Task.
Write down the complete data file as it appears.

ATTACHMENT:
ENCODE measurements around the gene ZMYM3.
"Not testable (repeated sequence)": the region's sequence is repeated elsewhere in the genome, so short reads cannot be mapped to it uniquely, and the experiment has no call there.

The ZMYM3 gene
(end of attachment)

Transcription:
ENCODE measurements around the gene ZMYM3.
"Not testable (repeated sequence)": the region's sequence is repeated elsewhere in the genome, so short reads cannot be mapped to it uniquely, and the experiment has no call there.

The ZMYM3 gene